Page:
Video LoadingVideo UnavailableClick to playTap to playThe video will auto-play soon8CancelPlay now

Want Euro 2020 news sent straight to your inbox? Sign up to our email updates

Invalid EmailSomething went wrong, please try again later.Sign UpWhen you subscribe we will use the information you provide to send you these newsletters. Your information will be used in accordance with ourPrivacy Notice.Thank you for subscribingWe have more newslettersShow meSee ourprivacy notice

Christian Eriksen would have gone through annual heart checks during his time at Tottenham – and nothing irregular ever showed up.

Premier League clubs do extensive medicals before players sign but they also do rigorous summer screening every year, including heart checks, blood counts and oxygen levels.

That, according to one Prem doctor, heavily suggests that in Eriksen’s case that his collapse was probably caused by a condition or, more likely, infection that is down to swelling in the muscles around the heart.

His former cardiologist Dr Sanjay Sharma has confirmed that Eriksen had no underlying heart problems during his time at Tottenham.

But St Bartholomew’s Hospital cardiologist Dr Sam Mohiddin said that Eriksen’s relatively quick recovery on the pitch means that he can make a full recovery and may not even need the lengthy rehabilitation treatment that Fabrice Muamba went through.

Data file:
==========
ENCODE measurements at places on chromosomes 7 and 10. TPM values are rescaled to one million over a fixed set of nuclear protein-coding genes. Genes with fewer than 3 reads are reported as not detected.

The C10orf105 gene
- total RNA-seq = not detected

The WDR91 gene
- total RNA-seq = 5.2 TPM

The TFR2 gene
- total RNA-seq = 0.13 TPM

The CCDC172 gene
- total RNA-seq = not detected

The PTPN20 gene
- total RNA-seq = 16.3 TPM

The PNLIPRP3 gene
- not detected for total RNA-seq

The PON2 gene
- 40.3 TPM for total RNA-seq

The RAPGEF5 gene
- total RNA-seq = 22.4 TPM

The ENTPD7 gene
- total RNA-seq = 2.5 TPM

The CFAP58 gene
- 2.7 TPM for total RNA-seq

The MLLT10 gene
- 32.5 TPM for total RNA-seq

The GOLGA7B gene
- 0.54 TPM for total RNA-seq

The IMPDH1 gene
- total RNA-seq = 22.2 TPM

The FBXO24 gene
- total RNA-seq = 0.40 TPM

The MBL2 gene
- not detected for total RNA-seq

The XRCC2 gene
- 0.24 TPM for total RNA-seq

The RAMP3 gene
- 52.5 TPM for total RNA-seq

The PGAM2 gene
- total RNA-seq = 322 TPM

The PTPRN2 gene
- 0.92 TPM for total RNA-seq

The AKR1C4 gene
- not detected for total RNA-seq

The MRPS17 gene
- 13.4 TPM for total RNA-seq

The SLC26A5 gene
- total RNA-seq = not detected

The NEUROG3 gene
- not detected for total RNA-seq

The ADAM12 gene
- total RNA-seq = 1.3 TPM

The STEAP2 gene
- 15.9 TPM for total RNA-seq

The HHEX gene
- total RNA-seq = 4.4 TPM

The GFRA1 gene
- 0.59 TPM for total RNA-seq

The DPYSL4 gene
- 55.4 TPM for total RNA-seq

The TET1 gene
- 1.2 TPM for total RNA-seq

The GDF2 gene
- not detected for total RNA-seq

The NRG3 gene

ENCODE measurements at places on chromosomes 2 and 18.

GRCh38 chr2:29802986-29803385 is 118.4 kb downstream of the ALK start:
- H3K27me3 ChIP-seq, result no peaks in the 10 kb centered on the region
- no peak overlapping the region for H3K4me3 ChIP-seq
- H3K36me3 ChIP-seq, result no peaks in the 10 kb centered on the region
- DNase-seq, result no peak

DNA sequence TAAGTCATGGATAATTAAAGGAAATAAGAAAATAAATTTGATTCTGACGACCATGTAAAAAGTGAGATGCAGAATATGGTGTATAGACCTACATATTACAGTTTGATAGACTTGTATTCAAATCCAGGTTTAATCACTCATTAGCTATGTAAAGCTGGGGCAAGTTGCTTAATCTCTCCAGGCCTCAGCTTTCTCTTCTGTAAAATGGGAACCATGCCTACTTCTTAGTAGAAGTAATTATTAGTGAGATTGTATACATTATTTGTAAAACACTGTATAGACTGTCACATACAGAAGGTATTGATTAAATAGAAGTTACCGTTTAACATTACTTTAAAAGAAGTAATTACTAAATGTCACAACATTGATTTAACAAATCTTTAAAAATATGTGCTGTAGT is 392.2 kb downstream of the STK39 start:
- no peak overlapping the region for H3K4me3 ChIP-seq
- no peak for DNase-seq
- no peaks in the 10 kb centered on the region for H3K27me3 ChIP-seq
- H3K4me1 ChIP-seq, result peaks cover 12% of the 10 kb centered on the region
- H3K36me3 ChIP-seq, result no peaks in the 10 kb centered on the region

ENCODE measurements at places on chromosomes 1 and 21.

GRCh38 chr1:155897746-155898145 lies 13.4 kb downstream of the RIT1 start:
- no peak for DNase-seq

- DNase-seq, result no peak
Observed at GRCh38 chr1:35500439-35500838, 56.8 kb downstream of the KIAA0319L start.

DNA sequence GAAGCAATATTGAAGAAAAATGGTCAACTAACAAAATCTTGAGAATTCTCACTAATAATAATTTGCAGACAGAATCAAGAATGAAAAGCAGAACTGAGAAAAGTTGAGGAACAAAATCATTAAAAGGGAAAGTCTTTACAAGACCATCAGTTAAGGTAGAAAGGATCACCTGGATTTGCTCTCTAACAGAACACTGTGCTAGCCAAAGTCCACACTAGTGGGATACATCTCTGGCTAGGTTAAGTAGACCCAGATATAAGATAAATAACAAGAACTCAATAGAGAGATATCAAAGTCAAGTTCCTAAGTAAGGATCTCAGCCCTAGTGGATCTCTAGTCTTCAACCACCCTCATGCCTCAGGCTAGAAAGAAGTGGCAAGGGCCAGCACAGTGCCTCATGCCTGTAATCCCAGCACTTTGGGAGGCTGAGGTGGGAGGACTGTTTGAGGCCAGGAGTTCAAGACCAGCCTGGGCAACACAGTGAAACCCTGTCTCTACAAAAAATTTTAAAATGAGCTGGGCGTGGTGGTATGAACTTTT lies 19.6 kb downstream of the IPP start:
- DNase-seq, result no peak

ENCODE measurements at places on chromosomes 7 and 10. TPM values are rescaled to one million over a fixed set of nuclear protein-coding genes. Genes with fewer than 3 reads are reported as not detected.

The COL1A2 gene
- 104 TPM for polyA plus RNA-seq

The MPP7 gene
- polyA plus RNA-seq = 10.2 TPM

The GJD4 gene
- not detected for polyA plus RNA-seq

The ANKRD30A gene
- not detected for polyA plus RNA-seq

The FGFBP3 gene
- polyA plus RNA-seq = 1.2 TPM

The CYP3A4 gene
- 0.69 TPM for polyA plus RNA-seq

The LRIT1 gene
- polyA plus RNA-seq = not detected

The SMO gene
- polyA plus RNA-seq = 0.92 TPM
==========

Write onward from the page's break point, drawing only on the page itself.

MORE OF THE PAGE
Christian Eriksen would have gone through annual heart checks during his time at Tottenham

Dr Mohiddin treated ex-Bolton midfielder Muamba after his terrifying heart scare at Tottenham and believes Eriksen’s could be down to an infection but also said that the Dane’s whole family will now be checked to see if there is an underlying genetic heart issue.

Dr Mohiddin said: “His circulation appears to have recovered very quickly. We then need to understand why this has happened and there are a number of cardiac conditions which may have caused this to happen.

“It’s relatively uncommon but now cardiologists all have to understand what to do about it. Some of these issues run in family, could be genetic so there may be further consequences.

“There are conditions that are not detectable by the tests and there are conditions that can cause infections of the heart muscle. I don’t see this as a failure of screening or tests but something we have to understand further.”

Former England physio Gary Lewin said: “The medical team will have gone into what we call the ‘emergency action plan.’ Every team and stadium has an action plan. All I can say is what an amazing job they all did.”